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Posted On: 08/14/17 5:12 PM
Continuing our coverage of northwest Ohio basketball today, we’re examining what makes this region of the state unique.
Vincent Williams (#5), Justin Ahrens (#6), Austin Rotroff (#11) and Houston King (#15), have all established themselves as D-I players.
No surprise when it comes to any of these four, but especially with Williams and Ahrens. As for Rotroff and King, most of their D-I offers have come since the update in April.
Rotroff and King both played with circuit programs (OBC and C2K respectively). In their time competing on national stages, both showed enough flashes to be mentioned with the very best in Ohio.
Excluding C2K (who is based in Lima but has the majority of their players coming from other regions of the state), the Northwest Ohio Basketball Club is the most represented grassroots program from the region.
All of the 2018 Division I prospects from northwest Ohio play on circuit teams. Then, a bunch of the under-recruited players from this region didn’t get much exposure over the spring/summer at all — we didn’t have a chance to view most of them anywhere except in the Toledo summer league.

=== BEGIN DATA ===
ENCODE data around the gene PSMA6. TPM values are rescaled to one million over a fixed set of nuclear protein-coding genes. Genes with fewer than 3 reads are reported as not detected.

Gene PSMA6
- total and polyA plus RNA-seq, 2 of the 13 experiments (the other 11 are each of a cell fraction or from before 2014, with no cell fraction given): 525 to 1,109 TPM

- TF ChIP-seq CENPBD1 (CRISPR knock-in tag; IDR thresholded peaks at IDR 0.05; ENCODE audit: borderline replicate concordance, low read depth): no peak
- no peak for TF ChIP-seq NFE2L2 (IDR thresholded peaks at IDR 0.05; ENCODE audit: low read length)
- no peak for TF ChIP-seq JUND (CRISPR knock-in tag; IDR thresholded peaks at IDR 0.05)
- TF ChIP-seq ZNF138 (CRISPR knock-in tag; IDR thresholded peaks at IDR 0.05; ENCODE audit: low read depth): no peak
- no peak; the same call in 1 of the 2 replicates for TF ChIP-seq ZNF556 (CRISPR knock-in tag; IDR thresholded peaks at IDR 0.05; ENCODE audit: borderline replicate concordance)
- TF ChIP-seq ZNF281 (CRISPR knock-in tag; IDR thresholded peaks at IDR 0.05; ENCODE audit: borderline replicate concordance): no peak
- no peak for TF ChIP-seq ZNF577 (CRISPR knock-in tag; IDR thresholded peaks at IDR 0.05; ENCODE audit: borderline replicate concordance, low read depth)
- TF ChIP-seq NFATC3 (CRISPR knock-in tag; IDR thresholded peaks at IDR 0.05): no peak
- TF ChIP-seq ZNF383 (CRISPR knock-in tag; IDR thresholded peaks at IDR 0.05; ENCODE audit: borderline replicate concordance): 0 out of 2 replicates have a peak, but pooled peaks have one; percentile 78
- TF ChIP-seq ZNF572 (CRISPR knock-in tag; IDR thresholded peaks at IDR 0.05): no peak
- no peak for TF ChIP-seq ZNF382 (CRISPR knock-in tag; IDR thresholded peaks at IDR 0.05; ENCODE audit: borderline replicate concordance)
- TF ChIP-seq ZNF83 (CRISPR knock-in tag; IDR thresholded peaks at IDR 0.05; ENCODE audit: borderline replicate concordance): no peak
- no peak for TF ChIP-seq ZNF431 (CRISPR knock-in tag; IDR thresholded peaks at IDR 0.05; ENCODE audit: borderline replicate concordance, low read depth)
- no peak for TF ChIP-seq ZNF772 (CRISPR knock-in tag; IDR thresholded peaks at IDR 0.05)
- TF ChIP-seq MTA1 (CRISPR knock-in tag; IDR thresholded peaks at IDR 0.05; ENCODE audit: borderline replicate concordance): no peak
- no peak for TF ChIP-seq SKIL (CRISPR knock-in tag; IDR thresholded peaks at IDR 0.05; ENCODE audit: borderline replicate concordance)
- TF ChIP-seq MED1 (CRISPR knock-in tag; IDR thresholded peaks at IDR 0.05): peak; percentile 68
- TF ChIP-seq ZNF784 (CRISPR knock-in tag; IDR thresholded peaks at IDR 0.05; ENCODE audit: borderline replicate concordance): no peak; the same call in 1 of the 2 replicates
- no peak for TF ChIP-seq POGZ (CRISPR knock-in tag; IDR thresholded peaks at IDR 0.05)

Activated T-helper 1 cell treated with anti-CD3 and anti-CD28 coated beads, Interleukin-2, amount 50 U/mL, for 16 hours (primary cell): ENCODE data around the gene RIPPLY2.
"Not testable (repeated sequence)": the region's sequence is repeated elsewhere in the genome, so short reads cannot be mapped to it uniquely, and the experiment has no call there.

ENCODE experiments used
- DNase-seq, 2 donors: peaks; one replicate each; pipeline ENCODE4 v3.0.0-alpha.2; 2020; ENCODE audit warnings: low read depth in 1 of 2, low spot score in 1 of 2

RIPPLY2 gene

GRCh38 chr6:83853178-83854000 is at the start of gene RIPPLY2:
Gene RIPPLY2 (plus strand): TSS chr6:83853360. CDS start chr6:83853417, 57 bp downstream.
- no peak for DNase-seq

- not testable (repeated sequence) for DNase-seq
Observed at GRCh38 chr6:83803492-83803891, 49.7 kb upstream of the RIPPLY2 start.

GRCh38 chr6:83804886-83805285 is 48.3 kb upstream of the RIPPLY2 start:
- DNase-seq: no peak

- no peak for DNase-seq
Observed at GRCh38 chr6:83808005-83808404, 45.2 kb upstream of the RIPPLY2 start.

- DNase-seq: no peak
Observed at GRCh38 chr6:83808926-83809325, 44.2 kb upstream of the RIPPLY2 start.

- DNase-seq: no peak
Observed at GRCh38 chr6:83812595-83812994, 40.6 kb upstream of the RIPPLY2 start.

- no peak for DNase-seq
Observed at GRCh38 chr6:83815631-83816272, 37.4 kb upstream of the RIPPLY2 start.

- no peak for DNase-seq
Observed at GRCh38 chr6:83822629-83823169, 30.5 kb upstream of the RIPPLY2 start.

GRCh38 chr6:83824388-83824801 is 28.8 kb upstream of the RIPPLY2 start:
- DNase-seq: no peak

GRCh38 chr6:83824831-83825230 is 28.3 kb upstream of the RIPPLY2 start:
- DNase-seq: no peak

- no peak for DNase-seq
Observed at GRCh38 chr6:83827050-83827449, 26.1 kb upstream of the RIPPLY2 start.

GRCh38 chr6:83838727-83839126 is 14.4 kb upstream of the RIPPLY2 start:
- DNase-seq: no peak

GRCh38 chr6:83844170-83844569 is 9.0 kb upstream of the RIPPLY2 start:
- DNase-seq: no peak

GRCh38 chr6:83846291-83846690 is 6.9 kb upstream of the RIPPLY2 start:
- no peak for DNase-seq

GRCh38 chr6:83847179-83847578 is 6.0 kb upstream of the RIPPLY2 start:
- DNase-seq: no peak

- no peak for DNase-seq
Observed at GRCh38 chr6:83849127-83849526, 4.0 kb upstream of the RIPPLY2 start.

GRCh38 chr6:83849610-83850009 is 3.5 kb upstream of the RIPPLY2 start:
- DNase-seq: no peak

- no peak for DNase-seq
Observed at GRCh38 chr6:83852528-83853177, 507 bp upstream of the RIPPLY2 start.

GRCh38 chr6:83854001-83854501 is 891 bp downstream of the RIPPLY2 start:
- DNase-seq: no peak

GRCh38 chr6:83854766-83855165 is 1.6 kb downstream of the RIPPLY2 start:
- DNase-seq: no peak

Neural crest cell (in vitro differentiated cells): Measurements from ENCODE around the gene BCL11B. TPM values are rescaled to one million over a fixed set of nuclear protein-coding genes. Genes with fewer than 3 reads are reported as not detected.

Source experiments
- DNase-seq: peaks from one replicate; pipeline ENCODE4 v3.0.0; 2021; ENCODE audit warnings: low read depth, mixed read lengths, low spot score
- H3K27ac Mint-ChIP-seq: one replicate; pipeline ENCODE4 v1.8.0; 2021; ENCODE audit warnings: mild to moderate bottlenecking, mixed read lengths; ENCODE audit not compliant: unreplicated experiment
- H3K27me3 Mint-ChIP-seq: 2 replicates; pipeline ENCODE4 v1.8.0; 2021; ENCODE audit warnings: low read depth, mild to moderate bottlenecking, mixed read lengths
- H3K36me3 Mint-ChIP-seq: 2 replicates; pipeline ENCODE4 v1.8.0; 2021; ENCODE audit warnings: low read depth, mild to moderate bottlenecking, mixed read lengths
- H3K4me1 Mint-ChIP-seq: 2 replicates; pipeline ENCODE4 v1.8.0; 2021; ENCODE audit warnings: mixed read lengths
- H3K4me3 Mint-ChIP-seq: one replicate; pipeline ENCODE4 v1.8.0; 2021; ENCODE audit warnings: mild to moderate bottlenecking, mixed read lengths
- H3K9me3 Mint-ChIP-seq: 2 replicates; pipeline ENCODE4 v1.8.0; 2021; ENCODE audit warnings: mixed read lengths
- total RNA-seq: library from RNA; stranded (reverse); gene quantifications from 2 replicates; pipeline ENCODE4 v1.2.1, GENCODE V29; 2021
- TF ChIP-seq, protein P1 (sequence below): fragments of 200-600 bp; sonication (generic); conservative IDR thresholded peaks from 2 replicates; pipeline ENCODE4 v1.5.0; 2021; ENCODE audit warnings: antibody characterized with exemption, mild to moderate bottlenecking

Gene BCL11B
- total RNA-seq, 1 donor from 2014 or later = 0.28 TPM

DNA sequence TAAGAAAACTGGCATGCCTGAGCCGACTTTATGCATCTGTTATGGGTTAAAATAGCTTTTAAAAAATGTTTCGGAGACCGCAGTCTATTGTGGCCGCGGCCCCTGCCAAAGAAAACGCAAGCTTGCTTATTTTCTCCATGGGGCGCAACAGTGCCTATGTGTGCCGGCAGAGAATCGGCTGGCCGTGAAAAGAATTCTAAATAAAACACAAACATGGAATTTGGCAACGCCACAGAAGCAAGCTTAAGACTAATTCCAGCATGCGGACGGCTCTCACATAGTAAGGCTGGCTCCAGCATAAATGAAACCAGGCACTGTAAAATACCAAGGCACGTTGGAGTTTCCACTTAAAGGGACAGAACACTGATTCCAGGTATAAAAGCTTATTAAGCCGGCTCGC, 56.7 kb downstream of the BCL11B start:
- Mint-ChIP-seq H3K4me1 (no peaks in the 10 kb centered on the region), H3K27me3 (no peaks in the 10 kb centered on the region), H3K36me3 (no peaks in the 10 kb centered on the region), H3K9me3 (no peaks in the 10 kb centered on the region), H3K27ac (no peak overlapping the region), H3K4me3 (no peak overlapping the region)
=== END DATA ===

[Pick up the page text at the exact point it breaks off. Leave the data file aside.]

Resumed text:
However, six of the top 163 players in Ohio played on this NWO Club roster: Mark Janowski (#59), Drew Johnson (#79), Harrison Gough (#86), Jay Kaufman (#104), Jake Dible (#154), and BJ Miller (#166). While many northwest Ohio programs don’t consistently travel in the grassroots season, NWO Club is the exception. The amount of exposure they received by playing in tournaments consistently is something that cannot be separated from their future success in college basketball.
Over a three-week span in June, we watched a significant amount of Toledo-area basketball during summer league action at Woodward and Scott. There were plenty of small college gems waiting to be uncovered.
For example, Carl Banks (#125) is most likely going to be the Toledo City League Player of the Year next season. While he stands 5’7”, Banks’ handle and shooting range are enough to put up 20+ every night as a senior. He’ll compete with Christian Smith (#75) for that award. Smith is a 6’5” offensive-minded wing with a mature mid-range game.
It doesn’t stop there, as Smith’s teammate Derrick Verse (#164) deserves to be evaluated by small programs looking for a tough rebounder with scoring touch. He’s undersized in height, but his big frame and mobility allows him to clear space in the paint.
There’s plenty other examples of players who may not receive athletic scholarships, but could be serviceable players at the Division III or JUCO level. Refer to this list.